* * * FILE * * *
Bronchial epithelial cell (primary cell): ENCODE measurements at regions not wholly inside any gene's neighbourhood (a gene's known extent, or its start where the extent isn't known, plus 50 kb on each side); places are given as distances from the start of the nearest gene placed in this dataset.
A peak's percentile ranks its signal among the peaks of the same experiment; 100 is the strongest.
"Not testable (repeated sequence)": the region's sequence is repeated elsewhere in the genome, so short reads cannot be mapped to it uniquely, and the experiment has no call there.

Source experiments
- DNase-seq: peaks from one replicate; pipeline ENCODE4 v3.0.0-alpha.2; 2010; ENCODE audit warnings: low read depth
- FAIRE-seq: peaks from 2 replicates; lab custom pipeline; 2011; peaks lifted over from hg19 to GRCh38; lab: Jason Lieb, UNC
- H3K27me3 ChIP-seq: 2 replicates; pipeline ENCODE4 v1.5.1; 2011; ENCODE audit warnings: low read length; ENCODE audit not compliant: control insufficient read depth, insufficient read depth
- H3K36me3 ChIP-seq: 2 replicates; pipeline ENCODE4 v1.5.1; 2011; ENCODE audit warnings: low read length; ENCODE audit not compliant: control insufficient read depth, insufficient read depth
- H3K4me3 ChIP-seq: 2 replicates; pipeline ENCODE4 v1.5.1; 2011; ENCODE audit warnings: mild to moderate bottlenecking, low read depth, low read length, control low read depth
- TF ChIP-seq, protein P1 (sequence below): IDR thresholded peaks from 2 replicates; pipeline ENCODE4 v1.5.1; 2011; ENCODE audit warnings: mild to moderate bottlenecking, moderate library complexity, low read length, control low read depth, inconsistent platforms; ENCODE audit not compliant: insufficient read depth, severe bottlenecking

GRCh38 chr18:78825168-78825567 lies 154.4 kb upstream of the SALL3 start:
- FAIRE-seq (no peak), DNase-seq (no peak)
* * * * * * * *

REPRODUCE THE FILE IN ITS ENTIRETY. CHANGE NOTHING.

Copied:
Bronchial epithelial cell (primary cell): ENCODE measurements at regions not wholly inside any gene's neighbourhood (a gene's known extent, or its start where the extent isn't known, plus 50 kb on each side); places are given as distances from the start of the nearest gene placed in this dataset.
A peak's percentile ranks its signal among the peaks of the same experiment; 100 is the strongest.
"Not testable (repeated sequence)": the region's sequence is repeated elsewhere in the genome, so short reads cannot be mapped to it uniquely, and the experiment has no call there.

Source experiments
- DNase-seq: peaks from one replicate; pipeline ENCODE4 v3.0.0-alpha.2; 2010; ENCODE audit warnings: low read depth
- FAIRE-seq: peaks from 2 replicates; lab custom pipeline; 2011; peaks lifted over from hg19 to GRCh38; lab: Jason Lieb, UNC
- H3K27me3 ChIP-seq: 2 replicates; pipeline ENCODE4 v1.5.1; 2011; ENCODE audit warnings: low read length; ENCODE audit not compliant: control insufficient read depth, insufficient read depth
- H3K36me3 ChIP-seq: 2 replicates; pipeline ENCODE4 v1.5.1; 2011; ENCODE audit warnings: low read length; ENCODE audit not compliant: control insufficient read depth, insufficient read depth
- H3K4me3 ChIP-seq: 2 replicates; pipeline ENCODE4 v1.5.1; 2011; ENCODE audit warnings: mild to moderate bottlenecking, low read depth, low read length, control low read depth
- TF ChIP-seq, protein P1 (sequence below): IDR thresholded peaks from 2 replicates; pipeline ENCODE4 v1.5.1; 2011; ENCODE audit warnings: mild to moderate bottlenecking, moderate library complexity, low read length, control low read depth, inconsistent platforms; ENCODE audit not compliant: insufficient read depth, severe bottlenecking

GRCh38 chr18:78825168-78825567 lies 154.4 kb upstream of the SALL3 start:
- FAIRE-seq (no peak), DNase-seq (no peak)